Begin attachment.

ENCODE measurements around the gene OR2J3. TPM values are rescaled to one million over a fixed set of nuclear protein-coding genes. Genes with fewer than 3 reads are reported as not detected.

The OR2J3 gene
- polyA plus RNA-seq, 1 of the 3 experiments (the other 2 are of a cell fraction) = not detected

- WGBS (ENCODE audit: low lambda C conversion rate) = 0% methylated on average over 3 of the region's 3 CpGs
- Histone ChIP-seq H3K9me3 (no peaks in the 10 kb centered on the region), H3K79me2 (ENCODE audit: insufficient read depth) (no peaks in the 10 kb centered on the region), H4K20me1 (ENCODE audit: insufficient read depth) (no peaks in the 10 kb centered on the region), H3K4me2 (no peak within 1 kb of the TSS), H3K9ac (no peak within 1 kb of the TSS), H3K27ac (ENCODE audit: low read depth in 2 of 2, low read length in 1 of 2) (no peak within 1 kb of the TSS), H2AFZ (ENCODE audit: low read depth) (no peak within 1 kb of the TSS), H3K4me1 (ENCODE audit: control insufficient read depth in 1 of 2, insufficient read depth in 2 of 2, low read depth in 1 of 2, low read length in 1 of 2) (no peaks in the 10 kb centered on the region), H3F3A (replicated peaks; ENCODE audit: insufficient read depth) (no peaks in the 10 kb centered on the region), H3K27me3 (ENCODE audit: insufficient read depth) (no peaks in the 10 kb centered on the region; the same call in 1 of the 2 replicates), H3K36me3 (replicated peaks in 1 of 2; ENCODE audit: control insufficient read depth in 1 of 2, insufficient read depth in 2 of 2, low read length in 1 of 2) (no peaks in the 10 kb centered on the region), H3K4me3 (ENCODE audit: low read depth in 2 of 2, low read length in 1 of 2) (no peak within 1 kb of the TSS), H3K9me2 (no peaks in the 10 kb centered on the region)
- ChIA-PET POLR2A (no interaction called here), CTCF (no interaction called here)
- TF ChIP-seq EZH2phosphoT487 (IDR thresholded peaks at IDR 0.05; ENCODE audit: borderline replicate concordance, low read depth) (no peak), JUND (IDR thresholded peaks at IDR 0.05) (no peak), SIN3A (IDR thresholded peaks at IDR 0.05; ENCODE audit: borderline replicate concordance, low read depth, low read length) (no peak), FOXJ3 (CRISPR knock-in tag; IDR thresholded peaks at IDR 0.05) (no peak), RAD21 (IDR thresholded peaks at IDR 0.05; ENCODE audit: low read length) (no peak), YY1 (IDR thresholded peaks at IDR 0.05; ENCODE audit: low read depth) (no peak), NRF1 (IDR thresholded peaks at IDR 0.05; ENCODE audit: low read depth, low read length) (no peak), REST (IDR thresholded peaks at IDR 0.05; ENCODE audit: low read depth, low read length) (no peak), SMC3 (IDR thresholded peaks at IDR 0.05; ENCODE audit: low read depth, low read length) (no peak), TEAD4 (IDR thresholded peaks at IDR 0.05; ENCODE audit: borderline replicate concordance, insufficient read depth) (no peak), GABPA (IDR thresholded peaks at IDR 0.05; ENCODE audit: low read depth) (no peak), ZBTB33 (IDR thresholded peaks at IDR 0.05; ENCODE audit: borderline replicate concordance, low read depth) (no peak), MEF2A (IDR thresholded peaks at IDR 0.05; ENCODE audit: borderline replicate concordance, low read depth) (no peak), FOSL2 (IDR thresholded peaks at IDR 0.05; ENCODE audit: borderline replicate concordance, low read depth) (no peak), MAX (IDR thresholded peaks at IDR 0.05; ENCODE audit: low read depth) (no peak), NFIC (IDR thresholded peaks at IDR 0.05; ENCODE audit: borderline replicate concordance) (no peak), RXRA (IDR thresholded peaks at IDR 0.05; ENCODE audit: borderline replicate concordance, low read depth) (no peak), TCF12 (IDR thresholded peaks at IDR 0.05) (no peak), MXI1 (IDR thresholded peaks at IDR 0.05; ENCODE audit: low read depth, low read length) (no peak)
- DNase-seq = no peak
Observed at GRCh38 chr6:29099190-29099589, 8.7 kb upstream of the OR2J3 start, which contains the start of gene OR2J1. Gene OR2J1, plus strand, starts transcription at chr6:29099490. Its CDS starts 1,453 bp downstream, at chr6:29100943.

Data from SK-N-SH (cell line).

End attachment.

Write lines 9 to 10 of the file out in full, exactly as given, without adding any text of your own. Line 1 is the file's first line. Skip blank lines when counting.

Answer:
Observed at GRCh38 chr6:29099190-29099589, 8.7 kb upstream of the OR2J3 start, which contains the start of gene OR2J1. Gene OR2J1, plus strand, starts transcription at chr6:29099490. Its CDS starts 1,453 bp downstream, at chr6:29100943.

Data from SK-N-SH (cell line).